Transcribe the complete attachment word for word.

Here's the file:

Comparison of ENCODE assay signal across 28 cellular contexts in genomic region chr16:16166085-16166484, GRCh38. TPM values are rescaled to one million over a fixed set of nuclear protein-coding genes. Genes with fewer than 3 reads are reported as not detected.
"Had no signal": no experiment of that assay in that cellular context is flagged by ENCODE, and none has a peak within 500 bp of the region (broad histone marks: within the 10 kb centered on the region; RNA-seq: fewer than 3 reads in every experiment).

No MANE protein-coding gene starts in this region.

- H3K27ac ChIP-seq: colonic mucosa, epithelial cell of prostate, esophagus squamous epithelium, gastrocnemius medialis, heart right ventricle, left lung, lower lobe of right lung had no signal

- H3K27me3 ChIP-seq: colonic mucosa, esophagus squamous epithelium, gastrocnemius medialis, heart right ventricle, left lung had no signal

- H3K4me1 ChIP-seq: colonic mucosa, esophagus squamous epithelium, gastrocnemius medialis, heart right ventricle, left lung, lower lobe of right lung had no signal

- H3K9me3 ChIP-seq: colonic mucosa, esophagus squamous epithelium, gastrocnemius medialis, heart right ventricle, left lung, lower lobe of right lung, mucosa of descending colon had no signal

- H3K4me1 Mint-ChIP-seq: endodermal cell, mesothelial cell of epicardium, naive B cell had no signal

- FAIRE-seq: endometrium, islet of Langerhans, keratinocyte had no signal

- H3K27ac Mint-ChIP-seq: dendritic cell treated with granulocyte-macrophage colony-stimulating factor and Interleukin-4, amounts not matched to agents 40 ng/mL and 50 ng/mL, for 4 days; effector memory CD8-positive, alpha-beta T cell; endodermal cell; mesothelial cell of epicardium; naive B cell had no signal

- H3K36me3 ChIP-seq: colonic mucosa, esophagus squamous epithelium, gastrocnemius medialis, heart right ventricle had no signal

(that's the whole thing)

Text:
Comparison of ENCODE assay signal across 28 cellular contexts in genomic region chr16:16166085-16166484, GRCh38. TPM values are rescaled to one million over a fixed set of nuclear protein-coding genes. Genes with fewer than 3 reads are reported as not detected.
"Had no signal": no experiment of that assay in that cellular context is flagged by ENCODE, and none has a peak within 500 bp of the region (broad histone marks: within the 10 kb centered on the region; RNA-seq: fewer than 3 reads in every experiment).

No MANE protein-coding gene starts in this region.

- H3K27ac ChIP-seq: colonic mucosa, epithelial cell of prostate, esophagus squamous epithelium, gastrocnemius medialis, heart right ventricle, left lung, lower lobe of right lung had no signal

- H3K27me3 ChIP-seq: colonic mucosa, esophagus squamous epithelium, gastrocnemius medialis, heart right ventricle, left lung had no signal

- H3K4me1 ChIP-seq: colonic mucosa, esophagus squamous epithelium, gastrocnemius medialis, heart right ventricle, left lung, lower lobe of right lung had no signal

- H3K9me3 ChIP-seq: colonic mucosa, esophagus squamous epithelium, gastrocnemius medialis, heart right ventricle, left lung, lower lobe of right lung, mucosa of descending colon had no signal

- H3K4me1 Mint-ChIP-seq: endodermal cell, mesothelial cell of epicardium, naive B cell had no signal

- FAIRE-seq: endometrium, islet of Langerhans, keratinocyte had no signal

- H3K27ac Mint-ChIP-seq: dendritic cell treated with granulocyte-macrophage colony-stimulating factor and Interleukin-4, amounts not matched to agents 40 ng/mL and 50 ng/mL, for 4 days; effector memory CD8-positive, alpha-beta T cell; endodermal cell; mesothelial cell of epicardium; naive B cell had no signal

- H3K36me3 ChIP-seq: colonic mucosa, esophagus squamous epithelium, gastrocnemius medialis, heart right ventricle had no signal